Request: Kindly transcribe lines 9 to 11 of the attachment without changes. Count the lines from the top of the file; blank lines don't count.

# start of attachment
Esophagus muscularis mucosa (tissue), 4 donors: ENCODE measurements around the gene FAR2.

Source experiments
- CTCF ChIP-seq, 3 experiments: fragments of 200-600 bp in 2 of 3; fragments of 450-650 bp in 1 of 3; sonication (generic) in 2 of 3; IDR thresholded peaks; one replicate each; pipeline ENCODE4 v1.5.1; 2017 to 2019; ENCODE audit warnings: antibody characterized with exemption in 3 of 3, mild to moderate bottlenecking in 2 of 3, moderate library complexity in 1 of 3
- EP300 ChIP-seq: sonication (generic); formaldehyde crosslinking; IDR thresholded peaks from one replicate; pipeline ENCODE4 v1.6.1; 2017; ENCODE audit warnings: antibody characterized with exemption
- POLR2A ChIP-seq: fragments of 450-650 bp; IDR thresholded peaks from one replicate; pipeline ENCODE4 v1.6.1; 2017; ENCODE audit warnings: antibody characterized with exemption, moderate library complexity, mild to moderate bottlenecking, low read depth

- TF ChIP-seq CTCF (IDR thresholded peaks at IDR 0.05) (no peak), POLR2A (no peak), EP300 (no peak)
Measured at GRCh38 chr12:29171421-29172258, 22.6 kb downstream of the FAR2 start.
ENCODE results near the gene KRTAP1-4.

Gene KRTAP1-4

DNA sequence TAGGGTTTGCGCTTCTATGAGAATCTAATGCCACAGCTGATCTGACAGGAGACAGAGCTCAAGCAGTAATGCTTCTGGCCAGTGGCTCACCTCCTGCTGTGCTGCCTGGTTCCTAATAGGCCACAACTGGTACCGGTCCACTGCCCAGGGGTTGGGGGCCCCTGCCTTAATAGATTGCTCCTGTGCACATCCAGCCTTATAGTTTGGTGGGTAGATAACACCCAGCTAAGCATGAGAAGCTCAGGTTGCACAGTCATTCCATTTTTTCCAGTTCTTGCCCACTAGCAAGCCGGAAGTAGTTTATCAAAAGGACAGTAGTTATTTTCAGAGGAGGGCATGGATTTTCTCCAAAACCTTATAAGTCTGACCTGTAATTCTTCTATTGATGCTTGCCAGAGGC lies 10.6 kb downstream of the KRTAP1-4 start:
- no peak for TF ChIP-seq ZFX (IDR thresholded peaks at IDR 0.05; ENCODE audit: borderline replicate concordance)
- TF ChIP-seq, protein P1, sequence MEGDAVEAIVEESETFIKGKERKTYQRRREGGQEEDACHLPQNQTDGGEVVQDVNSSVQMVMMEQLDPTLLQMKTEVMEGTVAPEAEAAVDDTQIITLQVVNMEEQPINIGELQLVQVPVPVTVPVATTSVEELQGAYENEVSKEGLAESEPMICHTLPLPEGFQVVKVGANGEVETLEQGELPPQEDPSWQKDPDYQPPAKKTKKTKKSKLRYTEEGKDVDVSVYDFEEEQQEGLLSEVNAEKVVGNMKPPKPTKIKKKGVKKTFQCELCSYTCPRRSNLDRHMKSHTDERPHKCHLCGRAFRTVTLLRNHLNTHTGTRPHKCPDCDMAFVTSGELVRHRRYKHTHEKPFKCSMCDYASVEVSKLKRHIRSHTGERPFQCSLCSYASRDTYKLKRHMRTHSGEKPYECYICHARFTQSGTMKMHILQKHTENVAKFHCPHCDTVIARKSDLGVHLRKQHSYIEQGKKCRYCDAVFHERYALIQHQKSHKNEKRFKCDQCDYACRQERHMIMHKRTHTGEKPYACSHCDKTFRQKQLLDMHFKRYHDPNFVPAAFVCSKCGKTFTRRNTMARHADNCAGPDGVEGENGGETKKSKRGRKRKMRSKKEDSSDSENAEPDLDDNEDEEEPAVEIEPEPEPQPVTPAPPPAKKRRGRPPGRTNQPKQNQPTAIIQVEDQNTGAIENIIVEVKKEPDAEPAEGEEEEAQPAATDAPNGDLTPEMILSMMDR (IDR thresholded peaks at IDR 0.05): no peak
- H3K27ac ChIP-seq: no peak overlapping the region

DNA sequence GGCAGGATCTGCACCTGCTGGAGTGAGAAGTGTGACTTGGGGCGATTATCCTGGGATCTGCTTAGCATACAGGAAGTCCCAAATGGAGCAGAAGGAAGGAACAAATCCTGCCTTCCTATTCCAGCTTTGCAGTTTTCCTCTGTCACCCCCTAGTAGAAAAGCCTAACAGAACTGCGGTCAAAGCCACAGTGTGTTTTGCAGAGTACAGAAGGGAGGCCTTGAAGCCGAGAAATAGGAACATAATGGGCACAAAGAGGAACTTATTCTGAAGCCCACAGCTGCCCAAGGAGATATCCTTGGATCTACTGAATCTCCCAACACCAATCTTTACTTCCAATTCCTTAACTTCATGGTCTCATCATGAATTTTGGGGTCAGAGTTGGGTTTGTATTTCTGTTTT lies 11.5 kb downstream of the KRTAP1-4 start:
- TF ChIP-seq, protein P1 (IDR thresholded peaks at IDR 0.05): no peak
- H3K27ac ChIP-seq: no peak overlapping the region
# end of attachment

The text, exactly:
Gene KRTAP1-4

DNA sequence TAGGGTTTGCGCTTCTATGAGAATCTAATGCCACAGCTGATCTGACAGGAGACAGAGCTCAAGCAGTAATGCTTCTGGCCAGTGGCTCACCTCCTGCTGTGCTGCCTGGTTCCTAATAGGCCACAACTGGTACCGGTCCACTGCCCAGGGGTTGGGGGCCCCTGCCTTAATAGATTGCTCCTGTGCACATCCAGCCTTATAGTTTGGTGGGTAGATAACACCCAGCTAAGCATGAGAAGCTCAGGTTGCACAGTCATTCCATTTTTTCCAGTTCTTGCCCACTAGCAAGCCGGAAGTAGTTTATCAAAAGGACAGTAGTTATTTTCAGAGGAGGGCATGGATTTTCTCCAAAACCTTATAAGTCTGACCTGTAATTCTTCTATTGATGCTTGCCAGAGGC lies 10.6 kb downstream of the KRTAP1-4 start:
- no peak for TF ChIP-seq ZFX (IDR thresholded peaks at IDR 0.05; ENCODE audit: borderline replicate concordance)